Sending additional state police and National Guard troops to the border will cost Texas between $17 million and $18 million dollars a month. That's according to a presentation Tuesday by top officials with the Legislative Budget Board (LBB), who told state lawmakers they will have to find a way to keep paying for it.
About one-third of that cost is for salaries, travel and other expenses of Department of Public Safety (DPS) officers sent to the border as part of "Operation Strong Safety II." Close to two-thirds of the $18 million will cover salary, meals, lodging and other costs of deploying up to 1,000 National Guard troops.
"Nobody knows [the costs] exactly," LBB director Ursula Parks told the Senate Committee on Finance. "These are projections and, in part, based on the best information and experience of the affected agencies, and I think what they know and don't know changes from week to week."
In addition to operational costs of up to $18 million a month, lawmakers may have to pay for additional wear and tear on DPS vehicles used in border operations.
The LBB said lawmakers should also consider paying back $38 million to an emergency radio infrastructure fund used to help finance the National Guard presence. Governor Rick Perry's office said last week he had the authority to use the money, because the influx of people entering the United States illegally constituted an emergency.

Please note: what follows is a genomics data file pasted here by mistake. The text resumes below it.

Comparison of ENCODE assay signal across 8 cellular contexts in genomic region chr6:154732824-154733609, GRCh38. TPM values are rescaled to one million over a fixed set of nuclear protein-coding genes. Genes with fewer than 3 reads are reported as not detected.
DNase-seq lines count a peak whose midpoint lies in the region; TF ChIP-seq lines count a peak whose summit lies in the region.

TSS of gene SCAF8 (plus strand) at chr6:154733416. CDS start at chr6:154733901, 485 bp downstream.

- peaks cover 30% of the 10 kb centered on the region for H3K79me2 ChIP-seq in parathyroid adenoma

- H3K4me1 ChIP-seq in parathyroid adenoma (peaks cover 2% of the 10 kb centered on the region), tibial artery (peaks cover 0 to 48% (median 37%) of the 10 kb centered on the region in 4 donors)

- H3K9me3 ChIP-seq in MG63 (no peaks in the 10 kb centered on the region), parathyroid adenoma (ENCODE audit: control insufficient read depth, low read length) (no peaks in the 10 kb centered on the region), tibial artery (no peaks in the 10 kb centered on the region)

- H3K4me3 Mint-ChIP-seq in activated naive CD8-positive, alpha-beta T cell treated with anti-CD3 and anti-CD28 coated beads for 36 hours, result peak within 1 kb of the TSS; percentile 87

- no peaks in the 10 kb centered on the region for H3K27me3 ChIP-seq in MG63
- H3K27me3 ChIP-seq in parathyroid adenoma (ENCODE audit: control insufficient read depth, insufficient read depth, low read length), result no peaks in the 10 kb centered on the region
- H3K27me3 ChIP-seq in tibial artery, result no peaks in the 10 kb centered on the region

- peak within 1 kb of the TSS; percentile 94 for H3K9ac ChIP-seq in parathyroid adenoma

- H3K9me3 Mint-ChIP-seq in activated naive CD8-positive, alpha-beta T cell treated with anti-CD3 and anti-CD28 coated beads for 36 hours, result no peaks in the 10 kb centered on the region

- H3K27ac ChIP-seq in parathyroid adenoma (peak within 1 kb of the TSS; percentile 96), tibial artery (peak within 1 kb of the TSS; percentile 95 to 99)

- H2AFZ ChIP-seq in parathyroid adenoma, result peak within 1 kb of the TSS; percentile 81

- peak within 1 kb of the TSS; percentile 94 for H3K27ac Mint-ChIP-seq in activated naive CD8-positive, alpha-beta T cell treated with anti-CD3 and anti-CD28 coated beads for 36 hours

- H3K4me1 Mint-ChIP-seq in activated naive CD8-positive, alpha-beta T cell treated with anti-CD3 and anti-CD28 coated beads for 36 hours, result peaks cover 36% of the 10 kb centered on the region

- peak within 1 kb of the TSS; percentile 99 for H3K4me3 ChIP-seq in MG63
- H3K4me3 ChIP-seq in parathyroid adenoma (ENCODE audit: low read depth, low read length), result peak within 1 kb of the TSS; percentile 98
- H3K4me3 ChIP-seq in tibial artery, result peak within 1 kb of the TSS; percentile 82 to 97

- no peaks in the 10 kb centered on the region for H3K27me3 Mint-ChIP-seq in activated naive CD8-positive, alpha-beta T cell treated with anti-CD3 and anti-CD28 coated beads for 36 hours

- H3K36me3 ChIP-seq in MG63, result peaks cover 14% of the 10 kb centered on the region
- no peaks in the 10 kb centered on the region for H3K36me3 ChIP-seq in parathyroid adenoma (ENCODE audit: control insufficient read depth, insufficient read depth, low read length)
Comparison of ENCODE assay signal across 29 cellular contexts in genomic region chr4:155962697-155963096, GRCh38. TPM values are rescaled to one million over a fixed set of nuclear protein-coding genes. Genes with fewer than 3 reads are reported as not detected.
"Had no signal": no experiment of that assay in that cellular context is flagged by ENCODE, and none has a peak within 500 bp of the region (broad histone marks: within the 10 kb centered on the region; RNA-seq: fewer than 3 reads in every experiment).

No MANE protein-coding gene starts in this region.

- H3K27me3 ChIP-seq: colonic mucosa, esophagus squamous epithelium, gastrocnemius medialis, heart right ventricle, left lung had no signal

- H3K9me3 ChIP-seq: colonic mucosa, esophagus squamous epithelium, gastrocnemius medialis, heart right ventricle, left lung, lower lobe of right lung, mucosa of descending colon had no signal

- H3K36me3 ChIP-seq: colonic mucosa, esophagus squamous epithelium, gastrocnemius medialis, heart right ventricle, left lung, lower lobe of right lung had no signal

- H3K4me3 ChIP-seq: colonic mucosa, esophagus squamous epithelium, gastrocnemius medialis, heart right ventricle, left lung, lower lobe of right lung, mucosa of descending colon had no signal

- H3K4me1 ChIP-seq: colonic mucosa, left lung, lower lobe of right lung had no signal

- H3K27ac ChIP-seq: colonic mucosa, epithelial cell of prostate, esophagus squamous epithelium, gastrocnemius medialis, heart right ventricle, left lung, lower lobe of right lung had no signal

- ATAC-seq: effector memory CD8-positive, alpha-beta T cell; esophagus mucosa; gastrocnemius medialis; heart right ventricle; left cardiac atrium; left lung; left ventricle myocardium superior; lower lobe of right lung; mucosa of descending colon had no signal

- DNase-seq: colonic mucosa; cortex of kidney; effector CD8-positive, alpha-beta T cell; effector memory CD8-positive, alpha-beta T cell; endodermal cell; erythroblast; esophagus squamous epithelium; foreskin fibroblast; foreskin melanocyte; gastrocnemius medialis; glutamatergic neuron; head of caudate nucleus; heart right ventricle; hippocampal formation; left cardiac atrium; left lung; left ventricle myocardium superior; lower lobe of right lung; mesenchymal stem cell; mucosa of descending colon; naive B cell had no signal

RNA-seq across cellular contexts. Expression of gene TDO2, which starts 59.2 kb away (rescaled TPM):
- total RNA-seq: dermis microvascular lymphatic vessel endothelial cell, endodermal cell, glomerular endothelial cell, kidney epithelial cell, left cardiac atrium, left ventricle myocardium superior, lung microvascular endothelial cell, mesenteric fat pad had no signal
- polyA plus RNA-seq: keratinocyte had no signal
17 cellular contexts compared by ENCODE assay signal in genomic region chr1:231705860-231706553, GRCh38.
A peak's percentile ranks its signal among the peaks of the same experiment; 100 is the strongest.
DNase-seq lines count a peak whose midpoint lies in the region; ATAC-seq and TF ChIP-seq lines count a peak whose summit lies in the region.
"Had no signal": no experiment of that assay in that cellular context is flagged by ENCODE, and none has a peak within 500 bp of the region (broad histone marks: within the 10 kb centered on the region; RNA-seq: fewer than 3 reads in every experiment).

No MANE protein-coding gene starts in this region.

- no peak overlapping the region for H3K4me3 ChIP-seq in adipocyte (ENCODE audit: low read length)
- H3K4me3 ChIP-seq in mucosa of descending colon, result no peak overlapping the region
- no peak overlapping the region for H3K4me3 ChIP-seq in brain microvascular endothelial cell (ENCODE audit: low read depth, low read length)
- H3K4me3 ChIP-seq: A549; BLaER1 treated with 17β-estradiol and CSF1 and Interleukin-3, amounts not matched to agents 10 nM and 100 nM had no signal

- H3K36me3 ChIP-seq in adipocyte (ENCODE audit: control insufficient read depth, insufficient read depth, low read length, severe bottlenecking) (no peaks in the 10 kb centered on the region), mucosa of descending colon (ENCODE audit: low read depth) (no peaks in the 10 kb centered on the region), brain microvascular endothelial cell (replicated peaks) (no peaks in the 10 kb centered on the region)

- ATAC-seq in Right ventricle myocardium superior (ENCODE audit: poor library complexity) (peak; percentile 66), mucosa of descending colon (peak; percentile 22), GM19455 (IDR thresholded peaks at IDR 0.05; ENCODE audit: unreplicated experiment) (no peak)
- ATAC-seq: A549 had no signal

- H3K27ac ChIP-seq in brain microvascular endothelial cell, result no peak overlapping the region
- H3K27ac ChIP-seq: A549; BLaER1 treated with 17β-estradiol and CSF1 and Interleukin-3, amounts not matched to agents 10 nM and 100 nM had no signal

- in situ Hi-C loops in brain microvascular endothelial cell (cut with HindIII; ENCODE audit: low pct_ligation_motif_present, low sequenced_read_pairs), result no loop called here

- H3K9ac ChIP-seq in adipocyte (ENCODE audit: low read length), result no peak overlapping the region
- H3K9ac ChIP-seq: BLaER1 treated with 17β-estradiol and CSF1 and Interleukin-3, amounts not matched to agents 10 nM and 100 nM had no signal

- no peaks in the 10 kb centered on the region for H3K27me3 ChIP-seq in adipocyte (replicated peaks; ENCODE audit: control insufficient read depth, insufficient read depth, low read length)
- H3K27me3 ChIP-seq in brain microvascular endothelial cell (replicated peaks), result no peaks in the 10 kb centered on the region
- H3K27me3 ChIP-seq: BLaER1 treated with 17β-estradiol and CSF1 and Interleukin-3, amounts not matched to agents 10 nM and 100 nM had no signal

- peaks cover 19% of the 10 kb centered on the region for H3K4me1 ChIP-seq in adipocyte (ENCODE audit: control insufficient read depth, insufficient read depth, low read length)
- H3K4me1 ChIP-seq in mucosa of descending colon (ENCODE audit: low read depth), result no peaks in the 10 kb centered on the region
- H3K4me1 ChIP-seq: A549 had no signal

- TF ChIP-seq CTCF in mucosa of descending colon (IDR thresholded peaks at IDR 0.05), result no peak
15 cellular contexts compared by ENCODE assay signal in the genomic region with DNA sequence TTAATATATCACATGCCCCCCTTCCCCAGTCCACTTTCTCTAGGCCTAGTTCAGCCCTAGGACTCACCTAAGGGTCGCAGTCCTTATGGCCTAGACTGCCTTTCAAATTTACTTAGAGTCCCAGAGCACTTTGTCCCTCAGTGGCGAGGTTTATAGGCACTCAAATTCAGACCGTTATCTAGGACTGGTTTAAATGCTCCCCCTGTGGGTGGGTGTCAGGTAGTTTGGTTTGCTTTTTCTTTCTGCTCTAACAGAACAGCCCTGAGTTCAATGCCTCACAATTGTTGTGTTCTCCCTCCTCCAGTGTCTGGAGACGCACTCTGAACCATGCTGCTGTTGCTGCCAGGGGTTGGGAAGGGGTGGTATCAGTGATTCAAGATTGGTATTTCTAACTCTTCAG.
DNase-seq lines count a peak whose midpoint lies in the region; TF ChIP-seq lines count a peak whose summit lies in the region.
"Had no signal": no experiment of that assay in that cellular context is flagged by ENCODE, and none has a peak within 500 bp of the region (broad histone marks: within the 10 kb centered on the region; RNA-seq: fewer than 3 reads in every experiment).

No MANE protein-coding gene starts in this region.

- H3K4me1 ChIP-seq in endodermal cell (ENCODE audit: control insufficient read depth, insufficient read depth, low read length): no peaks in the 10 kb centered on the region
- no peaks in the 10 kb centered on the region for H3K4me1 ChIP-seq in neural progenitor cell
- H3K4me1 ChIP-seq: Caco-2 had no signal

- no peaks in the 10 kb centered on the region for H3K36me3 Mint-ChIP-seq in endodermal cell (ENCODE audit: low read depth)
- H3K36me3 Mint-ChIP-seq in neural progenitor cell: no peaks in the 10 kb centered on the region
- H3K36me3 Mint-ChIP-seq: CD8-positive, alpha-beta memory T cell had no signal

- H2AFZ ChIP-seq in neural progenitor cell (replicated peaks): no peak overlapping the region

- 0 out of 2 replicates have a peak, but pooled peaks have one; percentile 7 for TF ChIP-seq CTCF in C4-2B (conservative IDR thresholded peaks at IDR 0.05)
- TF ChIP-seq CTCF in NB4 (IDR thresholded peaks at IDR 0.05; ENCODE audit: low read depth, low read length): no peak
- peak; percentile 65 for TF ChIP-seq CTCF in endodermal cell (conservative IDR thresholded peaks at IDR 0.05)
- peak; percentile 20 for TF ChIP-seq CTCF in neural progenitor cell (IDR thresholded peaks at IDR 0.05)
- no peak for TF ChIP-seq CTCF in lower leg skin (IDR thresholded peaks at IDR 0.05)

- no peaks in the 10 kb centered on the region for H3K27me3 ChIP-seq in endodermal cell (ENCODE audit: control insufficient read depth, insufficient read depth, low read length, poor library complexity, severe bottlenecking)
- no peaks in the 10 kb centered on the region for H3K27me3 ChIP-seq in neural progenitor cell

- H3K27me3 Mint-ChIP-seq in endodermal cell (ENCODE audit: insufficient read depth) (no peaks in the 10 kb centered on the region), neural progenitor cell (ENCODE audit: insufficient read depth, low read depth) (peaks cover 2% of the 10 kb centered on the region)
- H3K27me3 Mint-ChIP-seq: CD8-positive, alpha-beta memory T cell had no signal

But that $38 million won't last more than a few weeks.
"There would definitely need to be other action that takes place," Parks told lawmakers, referring to legislative action to appropriate funds. "I don't think there's any assessment that says the amount of money that has currently been identified is sufficient."
The border operation supported by the state's Republican leadership intends to bolster security while federal agents struggle to process a major influx of unaccompanied children, many from the impoverished Central American countries of Honduras, El Salvador and Guatemala.
Since January, 4,280 unaccompanied migrant children have been placed with families or in foster care in Texas. That number could almost double by the end of the year.
The Texas Education Agency estimates the cost of educating those children in the state's public school system at $75 million. The relatively high annual cost of about $9,000 per migrant child is partly because of the added expense of teaching students whose first language is not English.